And so on.

Most reactionaries dismiss modern art as bullshit. I don’t think that is necessarily so. Attacking “modern art” is kind of like attacking “modern medicine.” These categories comprise quite a lot – both good and bad. And there are modern artists I appreciate – like Paul Klee, Edward Hopper, Thomas Hart Benton, and, of course, Charles Krafft. But what we think of when the term “modern art” is invoked is “non-representational art” and “conceptual art.” Some spots flung on a canvas; some stuff piled together; some human hair glued to a wall; some plastic mechanical daisies lined up.

But, ironically, a lot of modern artists seem to agree with the reactionaries, which is why most of today’s “serious art” is just a cynical bullshit industry. There are no “concepts” behind “conceptual art.” There are no “meanings” here for pretentious critics to expatiate upon. It means nothing. These narcissistic hipsters admitted to places like the San Francisco Art Institute might actually have some latent talent, but they quickly get the message: their job is simply to come up with something – anything – that’s less meaningful than what the last guy did. Maybe this is all they really can do, because there’s just no meaning inside them to come out.

The real, sorry truth is that the Nietzschean-Randian analysis – according to which the “modern” artist is moved by envy – probably gives most of these people too much credit. It’s not that they want to spit at great art: they really just don’t want to do anything of significance at all.

As we walked up Columbus Avenue, headed for City Lights, I thought: “Take heart, one day every last bit of it will wind up in our new exhibit of Entartete Kunst.” Cat dance and all. But the Germans were too generous: they actually sold off all the stuff once the exhibit was over. Let’s demolish it, and redirect these “artists” to their true calling: waiting tables.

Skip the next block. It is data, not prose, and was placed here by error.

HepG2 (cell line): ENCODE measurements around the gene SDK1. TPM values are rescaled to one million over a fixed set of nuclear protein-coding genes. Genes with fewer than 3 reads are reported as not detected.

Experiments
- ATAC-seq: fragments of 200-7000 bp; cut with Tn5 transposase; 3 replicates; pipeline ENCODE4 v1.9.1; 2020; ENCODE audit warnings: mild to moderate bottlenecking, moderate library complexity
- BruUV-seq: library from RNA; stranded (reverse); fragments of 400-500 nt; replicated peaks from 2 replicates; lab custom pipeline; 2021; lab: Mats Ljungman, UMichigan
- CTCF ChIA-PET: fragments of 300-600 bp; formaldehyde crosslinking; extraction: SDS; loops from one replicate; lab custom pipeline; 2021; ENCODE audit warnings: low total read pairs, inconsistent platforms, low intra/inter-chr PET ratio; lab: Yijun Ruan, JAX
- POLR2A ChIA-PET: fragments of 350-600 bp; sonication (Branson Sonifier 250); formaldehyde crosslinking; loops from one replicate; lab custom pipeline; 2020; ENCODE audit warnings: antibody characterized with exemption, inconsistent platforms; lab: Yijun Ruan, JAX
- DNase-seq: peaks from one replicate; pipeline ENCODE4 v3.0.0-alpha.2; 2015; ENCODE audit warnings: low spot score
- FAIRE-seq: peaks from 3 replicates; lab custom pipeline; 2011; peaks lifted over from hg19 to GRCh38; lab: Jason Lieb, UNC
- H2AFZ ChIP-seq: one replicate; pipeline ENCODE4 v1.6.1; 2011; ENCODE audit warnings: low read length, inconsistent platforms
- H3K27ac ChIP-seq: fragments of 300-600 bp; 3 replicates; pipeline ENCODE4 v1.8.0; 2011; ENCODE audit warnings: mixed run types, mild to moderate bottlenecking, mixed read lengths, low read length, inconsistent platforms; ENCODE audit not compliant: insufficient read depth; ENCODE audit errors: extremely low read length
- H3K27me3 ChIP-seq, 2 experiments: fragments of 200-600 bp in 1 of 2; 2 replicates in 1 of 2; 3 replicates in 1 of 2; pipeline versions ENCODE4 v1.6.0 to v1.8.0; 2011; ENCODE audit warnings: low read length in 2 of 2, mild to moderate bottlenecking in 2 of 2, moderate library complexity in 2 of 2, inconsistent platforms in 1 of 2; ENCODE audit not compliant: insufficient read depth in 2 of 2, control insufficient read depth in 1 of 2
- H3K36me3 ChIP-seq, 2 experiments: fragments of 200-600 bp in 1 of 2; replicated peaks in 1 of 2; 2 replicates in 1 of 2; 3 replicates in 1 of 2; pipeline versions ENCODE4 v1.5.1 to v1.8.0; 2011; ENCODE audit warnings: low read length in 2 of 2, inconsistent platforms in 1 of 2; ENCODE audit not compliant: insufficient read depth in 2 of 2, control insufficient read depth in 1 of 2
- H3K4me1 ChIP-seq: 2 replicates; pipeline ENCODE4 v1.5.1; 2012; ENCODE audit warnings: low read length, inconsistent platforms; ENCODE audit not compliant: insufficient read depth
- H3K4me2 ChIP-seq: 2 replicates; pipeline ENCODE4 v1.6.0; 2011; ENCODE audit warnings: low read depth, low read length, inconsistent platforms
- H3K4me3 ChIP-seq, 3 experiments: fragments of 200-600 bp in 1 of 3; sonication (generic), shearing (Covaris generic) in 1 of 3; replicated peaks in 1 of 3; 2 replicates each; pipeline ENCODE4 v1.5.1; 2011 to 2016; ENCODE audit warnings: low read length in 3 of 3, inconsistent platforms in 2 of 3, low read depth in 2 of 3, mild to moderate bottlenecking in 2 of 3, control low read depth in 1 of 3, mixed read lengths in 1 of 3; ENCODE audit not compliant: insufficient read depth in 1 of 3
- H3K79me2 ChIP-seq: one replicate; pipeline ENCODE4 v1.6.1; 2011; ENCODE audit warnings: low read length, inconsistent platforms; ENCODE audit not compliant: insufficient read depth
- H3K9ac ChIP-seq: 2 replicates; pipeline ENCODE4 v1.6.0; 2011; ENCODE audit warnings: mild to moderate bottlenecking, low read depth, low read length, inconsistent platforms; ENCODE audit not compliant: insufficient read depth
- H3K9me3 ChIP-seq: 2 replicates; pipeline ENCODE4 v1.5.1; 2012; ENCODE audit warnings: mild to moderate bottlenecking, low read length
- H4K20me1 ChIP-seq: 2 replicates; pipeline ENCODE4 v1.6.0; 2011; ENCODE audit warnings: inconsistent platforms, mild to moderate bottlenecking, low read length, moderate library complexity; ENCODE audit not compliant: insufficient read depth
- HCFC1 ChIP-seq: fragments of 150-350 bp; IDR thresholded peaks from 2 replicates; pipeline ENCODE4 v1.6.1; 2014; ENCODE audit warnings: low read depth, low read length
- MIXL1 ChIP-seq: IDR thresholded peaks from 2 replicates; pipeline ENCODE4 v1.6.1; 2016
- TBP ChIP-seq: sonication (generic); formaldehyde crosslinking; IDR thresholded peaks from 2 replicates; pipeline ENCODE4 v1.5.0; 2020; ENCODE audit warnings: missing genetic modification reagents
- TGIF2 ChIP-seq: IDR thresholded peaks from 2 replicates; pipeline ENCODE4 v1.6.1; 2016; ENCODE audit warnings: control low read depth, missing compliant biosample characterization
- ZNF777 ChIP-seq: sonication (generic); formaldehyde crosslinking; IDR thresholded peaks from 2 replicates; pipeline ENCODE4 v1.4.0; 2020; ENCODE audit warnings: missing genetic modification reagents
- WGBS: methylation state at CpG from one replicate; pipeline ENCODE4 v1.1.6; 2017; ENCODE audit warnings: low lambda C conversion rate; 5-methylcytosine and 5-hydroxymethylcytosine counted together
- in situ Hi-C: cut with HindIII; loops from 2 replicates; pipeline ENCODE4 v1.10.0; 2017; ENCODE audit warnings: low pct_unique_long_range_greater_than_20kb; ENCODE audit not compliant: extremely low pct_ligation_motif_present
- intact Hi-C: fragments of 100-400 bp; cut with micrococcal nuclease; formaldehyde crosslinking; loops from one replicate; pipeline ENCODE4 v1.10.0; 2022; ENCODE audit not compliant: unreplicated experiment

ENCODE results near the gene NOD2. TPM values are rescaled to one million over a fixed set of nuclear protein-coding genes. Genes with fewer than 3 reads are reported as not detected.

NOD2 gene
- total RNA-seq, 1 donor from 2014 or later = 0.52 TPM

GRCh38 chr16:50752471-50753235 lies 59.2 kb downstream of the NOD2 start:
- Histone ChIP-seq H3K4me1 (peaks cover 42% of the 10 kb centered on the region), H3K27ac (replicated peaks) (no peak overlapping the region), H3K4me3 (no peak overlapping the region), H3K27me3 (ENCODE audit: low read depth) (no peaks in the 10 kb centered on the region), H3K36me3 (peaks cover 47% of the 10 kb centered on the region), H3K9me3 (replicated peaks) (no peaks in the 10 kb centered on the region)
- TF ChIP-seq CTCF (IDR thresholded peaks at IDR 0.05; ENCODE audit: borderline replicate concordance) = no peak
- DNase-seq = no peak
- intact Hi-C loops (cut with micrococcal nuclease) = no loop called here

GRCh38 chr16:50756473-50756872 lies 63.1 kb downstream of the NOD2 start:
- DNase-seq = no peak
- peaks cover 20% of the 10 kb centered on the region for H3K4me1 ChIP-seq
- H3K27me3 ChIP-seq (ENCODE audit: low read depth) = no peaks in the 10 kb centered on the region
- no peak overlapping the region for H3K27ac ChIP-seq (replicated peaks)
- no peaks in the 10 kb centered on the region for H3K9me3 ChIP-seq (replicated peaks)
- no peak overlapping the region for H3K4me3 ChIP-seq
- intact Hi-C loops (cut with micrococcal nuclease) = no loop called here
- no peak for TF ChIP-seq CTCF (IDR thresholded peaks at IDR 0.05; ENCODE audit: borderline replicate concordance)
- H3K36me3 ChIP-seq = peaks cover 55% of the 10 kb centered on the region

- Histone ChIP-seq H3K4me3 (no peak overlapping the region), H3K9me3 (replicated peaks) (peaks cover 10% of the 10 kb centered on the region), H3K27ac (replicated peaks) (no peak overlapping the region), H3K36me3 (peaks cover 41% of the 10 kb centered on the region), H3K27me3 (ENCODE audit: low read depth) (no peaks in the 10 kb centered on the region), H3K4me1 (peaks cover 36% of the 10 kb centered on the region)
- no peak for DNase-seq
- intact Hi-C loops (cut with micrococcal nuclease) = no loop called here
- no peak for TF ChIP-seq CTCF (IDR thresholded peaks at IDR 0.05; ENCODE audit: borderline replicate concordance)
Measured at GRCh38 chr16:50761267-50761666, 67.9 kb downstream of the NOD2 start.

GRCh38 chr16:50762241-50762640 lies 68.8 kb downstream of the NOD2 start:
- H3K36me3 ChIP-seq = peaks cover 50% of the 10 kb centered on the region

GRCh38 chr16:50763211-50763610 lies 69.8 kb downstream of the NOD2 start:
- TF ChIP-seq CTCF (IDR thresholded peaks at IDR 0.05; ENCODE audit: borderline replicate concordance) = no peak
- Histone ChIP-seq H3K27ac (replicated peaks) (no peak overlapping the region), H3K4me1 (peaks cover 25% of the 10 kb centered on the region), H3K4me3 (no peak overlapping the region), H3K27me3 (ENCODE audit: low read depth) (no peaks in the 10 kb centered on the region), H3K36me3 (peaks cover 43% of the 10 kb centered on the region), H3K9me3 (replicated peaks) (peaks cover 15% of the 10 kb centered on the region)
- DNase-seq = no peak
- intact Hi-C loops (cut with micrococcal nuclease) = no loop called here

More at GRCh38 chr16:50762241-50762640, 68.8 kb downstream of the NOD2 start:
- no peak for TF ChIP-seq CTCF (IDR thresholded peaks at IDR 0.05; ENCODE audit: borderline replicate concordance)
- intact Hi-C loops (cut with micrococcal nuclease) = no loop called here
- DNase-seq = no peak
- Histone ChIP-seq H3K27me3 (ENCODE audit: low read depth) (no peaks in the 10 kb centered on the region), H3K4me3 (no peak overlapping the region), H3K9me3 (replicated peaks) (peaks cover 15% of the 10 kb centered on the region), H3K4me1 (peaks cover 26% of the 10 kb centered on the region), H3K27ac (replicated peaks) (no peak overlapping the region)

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  1. Petronius
    Posted October 18, 2013 at 5:03 am | Permalink

    I guess Clytemnestra and many other “artists” of that kind are really expressing “the fact that they don’t know who they are or why they are here”. Certainly a deracinated society will produce such deracinated and confused people and a lot of “existential angst” as well. This is where a “New Right” should chime in.

    • Greg Johnson
      Posted October 18, 2013 at 3:11 pm | Permalink

      Artists, like most other people, seek to give their lives greater significance by serving a higher social good. The trouble lies in the higher good of society today. The idols that white artists serve today are just ferments of decomposition spread about to destroy our society and them as well. I don’t doubt that white artists of real talent are out there, that their minds can be opened to the terrifying truth about the world today, and that some of them would rise to the challenge and put their talents in service of creating a better world. But how to reach them?

      • Kundalini Joe
        Posted October 18, 2013 at 10:36 pm | Permalink

        All one has to do is spend time with serious young artists. Then you’ll know that they are looking over the popular horizon. They won’t have words for their dissatisfaction and gaze into the beyond because they haven’t been taught to consider themselves White. It’s a non-starter. It’s a non-referent for their blues.